Now I know the image above will give some people fits. Just the idea of doing a gig without your favorite amp roaring behind you is enough to send people to their sheds, grabbing pitchforks and lighting torches.
The original humbucking pickups designed by Seth Lover for Gibson in the 1950s were elegantly simple. By combining two pickup coils instead of simply using one (with pole piece magnets of one coil oriented in the opposite direction to the other), Lover’s design cancelled out the buzz and hum that plagued existing single coil designs, leaving in its place a fuller, rounder tone which changed the future of guitar.
Muddy sounding neck pickup? Try Seymour’s quick tech fix By Seymour Duncan Tech Guru Scott Miller People often call and ask how to fix a muddy sounding neck pickup. Some years ago, Seymour taught me a cool trick to fix this exact problem. If you connect a .047 capacitor in series (directly in-line) with the…
Have you ever sat at home and basked in your “lion riding a motorcycle” guitar tone, only for it to end up sounding all “duck chewing on a balloon” at your next gig or band practice? I know I have. If you’re the kind of bats-for-breakfast, skulls-on-mic-stand, brutal guitar warlord sort for whom LOUD is life, then you’re probably cranked 24/7 and have no idea what I’m talking about. However, for those of us who cut our teeth on modelers with headphones or amps turned down to law-abiding levels, having to adjust to being audible over a drum kit can be a very frustrating experience.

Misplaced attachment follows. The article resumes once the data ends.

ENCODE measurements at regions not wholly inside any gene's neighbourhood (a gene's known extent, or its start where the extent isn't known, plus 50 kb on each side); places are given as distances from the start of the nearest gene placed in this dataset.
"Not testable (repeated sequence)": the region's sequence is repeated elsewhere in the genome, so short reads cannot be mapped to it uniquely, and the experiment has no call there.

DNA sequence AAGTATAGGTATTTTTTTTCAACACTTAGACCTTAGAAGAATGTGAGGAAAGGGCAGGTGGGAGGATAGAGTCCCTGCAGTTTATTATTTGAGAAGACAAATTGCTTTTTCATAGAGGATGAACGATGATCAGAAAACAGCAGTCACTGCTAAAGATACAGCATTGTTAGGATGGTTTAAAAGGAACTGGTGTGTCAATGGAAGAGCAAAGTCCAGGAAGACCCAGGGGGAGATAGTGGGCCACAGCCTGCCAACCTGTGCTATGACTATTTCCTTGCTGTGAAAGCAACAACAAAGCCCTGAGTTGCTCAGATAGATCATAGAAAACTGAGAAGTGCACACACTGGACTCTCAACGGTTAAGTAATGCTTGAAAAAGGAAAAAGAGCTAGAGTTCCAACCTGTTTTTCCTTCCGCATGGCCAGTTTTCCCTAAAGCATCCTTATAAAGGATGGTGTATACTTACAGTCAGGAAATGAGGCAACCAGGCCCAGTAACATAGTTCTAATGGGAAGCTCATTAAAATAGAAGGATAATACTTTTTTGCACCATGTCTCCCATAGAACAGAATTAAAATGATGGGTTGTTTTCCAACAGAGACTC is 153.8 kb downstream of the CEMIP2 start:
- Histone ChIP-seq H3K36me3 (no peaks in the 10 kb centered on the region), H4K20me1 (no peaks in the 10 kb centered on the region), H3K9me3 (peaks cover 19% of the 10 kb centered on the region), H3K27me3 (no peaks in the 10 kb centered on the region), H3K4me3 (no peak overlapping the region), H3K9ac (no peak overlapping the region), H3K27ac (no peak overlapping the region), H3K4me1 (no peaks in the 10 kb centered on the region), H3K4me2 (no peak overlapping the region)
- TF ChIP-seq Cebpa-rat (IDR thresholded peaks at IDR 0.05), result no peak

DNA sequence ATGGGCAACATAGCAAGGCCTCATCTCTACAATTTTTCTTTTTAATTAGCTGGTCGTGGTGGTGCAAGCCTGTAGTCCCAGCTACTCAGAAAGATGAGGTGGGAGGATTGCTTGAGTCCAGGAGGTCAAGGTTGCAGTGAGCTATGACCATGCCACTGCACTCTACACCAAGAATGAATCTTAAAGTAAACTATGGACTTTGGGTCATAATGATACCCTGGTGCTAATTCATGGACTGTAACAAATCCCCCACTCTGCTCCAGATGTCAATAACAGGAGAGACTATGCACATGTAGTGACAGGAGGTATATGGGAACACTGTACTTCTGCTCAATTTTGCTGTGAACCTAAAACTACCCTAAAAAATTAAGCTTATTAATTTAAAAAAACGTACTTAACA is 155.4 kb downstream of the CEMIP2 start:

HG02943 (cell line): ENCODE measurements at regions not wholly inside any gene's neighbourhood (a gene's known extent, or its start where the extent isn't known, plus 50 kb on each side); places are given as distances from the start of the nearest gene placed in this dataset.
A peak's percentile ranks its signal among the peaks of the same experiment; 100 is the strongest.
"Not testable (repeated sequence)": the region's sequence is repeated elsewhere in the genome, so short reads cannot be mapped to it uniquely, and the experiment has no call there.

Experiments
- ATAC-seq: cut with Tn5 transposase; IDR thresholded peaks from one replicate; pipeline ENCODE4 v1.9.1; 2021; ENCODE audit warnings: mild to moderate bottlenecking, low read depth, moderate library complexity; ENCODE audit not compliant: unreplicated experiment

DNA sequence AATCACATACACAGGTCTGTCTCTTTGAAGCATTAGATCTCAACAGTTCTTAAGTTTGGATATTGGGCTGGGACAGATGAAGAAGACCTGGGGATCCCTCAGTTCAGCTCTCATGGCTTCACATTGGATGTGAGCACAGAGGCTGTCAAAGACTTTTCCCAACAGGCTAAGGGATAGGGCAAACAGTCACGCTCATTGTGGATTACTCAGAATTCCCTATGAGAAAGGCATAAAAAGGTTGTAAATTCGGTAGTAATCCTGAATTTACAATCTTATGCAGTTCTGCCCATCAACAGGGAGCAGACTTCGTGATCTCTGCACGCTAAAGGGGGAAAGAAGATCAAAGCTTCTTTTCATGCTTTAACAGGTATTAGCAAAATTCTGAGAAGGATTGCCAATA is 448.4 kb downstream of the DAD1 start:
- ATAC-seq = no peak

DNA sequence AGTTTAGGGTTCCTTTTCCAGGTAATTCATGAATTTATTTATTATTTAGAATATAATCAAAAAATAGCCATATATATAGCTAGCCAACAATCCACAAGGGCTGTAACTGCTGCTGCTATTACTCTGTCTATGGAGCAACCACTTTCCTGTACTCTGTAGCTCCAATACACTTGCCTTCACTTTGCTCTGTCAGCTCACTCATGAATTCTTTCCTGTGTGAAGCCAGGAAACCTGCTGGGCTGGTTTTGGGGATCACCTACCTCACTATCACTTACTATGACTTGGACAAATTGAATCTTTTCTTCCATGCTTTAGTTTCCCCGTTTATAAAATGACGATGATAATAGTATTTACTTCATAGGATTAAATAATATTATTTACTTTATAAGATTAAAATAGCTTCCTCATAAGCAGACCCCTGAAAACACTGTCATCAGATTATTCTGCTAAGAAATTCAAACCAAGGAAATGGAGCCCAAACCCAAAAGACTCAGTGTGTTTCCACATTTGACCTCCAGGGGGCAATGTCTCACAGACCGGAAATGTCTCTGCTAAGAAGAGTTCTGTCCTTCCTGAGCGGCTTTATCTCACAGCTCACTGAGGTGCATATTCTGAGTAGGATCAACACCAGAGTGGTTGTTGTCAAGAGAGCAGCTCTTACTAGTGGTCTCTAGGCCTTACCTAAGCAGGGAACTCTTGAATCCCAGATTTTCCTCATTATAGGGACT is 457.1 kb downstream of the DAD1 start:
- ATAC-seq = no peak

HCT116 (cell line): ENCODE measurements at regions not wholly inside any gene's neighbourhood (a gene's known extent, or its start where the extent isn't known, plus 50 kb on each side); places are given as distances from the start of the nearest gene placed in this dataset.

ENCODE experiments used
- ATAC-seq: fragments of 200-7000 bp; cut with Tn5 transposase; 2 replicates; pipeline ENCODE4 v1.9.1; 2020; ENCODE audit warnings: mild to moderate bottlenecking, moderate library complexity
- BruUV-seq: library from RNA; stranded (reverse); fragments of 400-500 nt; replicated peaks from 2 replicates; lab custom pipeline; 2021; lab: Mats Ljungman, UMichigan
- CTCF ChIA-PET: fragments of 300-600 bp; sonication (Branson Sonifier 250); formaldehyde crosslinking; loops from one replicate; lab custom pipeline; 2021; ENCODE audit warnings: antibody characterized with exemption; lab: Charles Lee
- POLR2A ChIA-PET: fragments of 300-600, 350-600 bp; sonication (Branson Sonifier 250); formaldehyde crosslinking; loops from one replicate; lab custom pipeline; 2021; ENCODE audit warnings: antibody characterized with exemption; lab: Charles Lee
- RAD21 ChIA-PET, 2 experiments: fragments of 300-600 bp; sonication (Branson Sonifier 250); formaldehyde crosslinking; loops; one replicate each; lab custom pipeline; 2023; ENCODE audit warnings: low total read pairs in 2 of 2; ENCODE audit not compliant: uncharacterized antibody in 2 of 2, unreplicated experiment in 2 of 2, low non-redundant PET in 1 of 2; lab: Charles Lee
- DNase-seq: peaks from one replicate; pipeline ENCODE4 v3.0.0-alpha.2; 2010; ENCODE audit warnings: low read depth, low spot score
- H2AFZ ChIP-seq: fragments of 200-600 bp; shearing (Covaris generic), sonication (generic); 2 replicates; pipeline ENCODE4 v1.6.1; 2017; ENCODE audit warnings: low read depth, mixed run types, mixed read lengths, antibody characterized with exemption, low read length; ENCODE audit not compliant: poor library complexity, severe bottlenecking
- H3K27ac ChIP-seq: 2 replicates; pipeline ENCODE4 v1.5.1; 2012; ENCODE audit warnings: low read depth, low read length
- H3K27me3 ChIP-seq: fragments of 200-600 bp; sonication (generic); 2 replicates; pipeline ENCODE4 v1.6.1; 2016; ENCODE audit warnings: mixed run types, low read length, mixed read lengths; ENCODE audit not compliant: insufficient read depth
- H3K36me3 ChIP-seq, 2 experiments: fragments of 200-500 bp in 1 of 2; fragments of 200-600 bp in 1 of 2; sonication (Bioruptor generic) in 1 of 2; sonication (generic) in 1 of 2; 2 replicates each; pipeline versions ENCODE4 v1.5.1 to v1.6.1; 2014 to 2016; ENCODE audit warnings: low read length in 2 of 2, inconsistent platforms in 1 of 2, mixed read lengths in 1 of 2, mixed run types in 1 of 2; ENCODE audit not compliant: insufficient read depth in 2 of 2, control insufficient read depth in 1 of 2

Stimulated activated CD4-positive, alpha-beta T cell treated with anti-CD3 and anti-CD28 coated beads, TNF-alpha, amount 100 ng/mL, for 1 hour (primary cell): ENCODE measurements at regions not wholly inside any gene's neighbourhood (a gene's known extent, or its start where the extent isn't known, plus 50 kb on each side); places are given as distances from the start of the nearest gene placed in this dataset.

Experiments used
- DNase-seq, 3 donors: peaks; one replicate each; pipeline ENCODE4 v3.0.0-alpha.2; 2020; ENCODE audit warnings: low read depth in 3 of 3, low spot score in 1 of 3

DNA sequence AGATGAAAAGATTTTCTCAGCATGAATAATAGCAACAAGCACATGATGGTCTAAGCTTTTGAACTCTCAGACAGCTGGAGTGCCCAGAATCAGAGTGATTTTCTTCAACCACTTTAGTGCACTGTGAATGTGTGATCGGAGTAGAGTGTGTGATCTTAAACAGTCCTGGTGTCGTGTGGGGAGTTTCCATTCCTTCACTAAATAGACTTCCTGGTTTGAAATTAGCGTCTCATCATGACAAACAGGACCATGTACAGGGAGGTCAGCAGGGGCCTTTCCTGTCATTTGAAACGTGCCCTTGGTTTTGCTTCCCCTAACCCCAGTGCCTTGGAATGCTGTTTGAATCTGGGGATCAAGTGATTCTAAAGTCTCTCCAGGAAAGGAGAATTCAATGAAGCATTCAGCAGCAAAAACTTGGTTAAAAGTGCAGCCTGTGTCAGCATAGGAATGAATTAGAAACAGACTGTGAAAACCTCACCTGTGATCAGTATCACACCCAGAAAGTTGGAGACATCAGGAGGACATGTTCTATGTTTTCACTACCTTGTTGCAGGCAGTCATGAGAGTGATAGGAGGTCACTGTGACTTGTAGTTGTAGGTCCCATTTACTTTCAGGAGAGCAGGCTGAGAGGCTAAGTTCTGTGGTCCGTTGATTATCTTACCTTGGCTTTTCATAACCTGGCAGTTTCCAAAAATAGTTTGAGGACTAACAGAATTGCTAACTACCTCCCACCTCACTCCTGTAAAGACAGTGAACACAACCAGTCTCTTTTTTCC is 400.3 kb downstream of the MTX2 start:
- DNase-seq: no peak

Many guitars also come with a combination of single coil and humbucker pickups. Running a 500K potentiometer when using singles may make them too sharp and shrill. Sure you can have a couple of volume potentiometers, one for each sort of pickup. But what if you want to keep your control layout simple?
Guitars are complicated instruments: there are so many parts needed to make it work that it’s no wonder sometimes a part breaks down or wears out. Fortunately, a lot of problems can be solved with very little effort and cost, so you can make sure your guitar doesn’t end up with one of the…
Just like guitars, effects come in all shapes and sizes. For guitarists, the first effects were built right into amplifiers. Reverb and tremolo were about all you could hope for, and about a decade or so after that, the fuzz box made an appearance. While these effects seem downright quaint by today’s standards, they are…
Have you ever recorded a guitar track and then realized the tone just wasn’t quite right?
You’ve practiced for years. You’ve scoured thrift stores for the right wardrobe. You have a new set of strings, an amp that goes to 11, and you are ready to rock! There can’t be much more than that when preparing for your first gig, right? I mean, how hard can it be?
Floating bridges are great. You can make all sorts of weird and wacky noises diving and raising the whammy bar. From simple pitch variations to harmonic squeals, car engines revving and fluttering noises, floating bridges provide hours of fun.